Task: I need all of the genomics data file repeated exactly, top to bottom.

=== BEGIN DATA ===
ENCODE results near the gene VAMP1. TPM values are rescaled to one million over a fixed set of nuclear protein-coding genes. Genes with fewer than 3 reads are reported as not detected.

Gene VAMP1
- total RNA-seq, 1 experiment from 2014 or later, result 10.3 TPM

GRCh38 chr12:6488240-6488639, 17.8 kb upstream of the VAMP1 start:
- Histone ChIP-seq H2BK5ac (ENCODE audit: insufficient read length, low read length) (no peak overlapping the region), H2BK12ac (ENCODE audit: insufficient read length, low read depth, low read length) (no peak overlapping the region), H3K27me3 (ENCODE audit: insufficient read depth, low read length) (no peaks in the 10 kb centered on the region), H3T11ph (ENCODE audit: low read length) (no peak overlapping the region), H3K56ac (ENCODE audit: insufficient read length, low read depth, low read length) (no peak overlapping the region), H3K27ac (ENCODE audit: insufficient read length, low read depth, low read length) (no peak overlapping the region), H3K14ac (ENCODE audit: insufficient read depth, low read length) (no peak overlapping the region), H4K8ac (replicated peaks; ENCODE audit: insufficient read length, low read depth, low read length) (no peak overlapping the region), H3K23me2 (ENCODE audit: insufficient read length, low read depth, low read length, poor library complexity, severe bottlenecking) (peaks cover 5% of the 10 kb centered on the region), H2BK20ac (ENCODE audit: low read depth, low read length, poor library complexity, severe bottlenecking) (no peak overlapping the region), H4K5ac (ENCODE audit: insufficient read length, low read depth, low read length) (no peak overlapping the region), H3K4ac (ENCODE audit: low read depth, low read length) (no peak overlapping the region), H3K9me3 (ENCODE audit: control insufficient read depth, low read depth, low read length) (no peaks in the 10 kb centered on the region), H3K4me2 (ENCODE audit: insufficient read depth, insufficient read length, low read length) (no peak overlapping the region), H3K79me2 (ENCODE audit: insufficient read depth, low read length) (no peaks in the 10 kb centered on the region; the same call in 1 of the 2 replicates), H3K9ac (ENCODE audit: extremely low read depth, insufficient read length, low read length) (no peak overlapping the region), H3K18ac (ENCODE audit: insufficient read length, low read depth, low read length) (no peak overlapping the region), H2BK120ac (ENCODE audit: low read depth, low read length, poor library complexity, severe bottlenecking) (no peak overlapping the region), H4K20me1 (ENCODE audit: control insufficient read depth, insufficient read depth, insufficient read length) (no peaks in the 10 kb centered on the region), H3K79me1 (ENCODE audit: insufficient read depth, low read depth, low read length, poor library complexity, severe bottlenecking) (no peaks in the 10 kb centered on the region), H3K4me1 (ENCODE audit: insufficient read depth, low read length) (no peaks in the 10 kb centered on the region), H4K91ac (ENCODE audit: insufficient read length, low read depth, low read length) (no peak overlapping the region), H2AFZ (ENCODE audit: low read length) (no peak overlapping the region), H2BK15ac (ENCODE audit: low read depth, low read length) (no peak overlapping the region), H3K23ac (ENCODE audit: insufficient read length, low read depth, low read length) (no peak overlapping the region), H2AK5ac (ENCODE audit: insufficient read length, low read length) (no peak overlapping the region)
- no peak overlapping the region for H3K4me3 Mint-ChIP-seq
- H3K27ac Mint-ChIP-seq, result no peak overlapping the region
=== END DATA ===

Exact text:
ENCODE results near the gene VAMP1. TPM values are rescaled to one million over a fixed set of nuclear protein-coding genes. Genes with fewer than 3 reads are reported as not detected.

Gene VAMP1
- total RNA-seq, 1 experiment from 2014 or later, result 10.3 TPM

GRCh38 chr12:6488240-6488639, 17.8 kb upstream of the VAMP1 start:
- Histone ChIP-seq H2BK5ac (ENCODE audit: insufficient read length, low read length) (no peak overlapping the region), H2BK12ac (ENCODE audit: insufficient read length, low read depth, low read length) (no peak overlapping the region), H3K27me3 (ENCODE audit: insufficient read depth, low read length) (no peaks in the 10 kb centered on the region), H3T11ph (ENCODE audit: low read length) (no peak overlapping the region), H3K56ac (ENCODE audit: insufficient read length, low read depth, low read length) (no peak overlapping the region), H3K27ac (ENCODE audit: insufficient read length, low read depth, low read length) (no peak overlapping the region), H3K14ac (ENCODE audit: insufficient read depth, low read length) (no peak overlapping the region), H4K8ac (replicated peaks; ENCODE audit: insufficient read length, low read depth, low read length) (no peak overlapping the region), H3K23me2 (ENCODE audit: insufficient read length, low read depth, low read length, poor library complexity, severe bottlenecking) (peaks cover 5% of the 10 kb centered on the region), H2BK20ac (ENCODE audit: low read depth, low read length, poor library complexity, severe bottlenecking) (no peak overlapping the region), H4K5ac (ENCODE audit: insufficient read length, low read depth, low read length) (no peak overlapping the region), H3K4ac (ENCODE audit: low read depth, low read length) (no peak overlapping the region), H3K9me3 (ENCODE audit: control insufficient read depth, low read depth, low read length) (no peaks in the 10 kb centered on the region), H3K4me2 (ENCODE audit: insufficient read depth, insufficient read length, low read length) (no peak overlapping the region), H3K79me2 (ENCODE audit: insufficient read depth, low read length) (no peaks in the 10 kb centered on the region; the same call in 1 of the 2 replicates), H3K9ac (ENCODE audit: extremely low read depth, insufficient read length, low read length) (no peak overlapping the region), H3K18ac (ENCODE audit: insufficient read length, low read depth, low read length) (no peak overlapping the region), H2BK120ac (ENCODE audit: low read depth, low read length, poor library complexity, severe bottlenecking) (no peak overlapping the region), H4K20me1 (ENCODE audit: control insufficient read depth, insufficient read depth, insufficient read length) (no peaks in the 10 kb centered on the region), H3K79me1 (ENCODE audit: insufficient read depth, low read depth, low read length, poor library complexity, severe bottlenecking) (no peaks in the 10 kb centered on the region), H3K4me1 (ENCODE audit: insufficient read depth, low read length) (no peaks in the 10 kb centered on the region), H4K91ac (ENCODE audit: insufficient read length, low read depth, low read length) (no peak overlapping the region), H2AFZ (ENCODE audit: low read length) (no peak overlapping the region), H2BK15ac (ENCODE audit: low read depth, low read length) (no peak overlapping the region), H3K23ac (ENCODE audit: insufficient read length, low read depth, low read length) (no peak overlapping the region), H2AK5ac (ENCODE audit: insufficient read length, low read length) (no peak overlapping the region)
- no peak overlapping the region for H3K4me3 Mint-ChIP-seq
- H3K27ac Mint-ChIP-seq, result no peak overlapping the region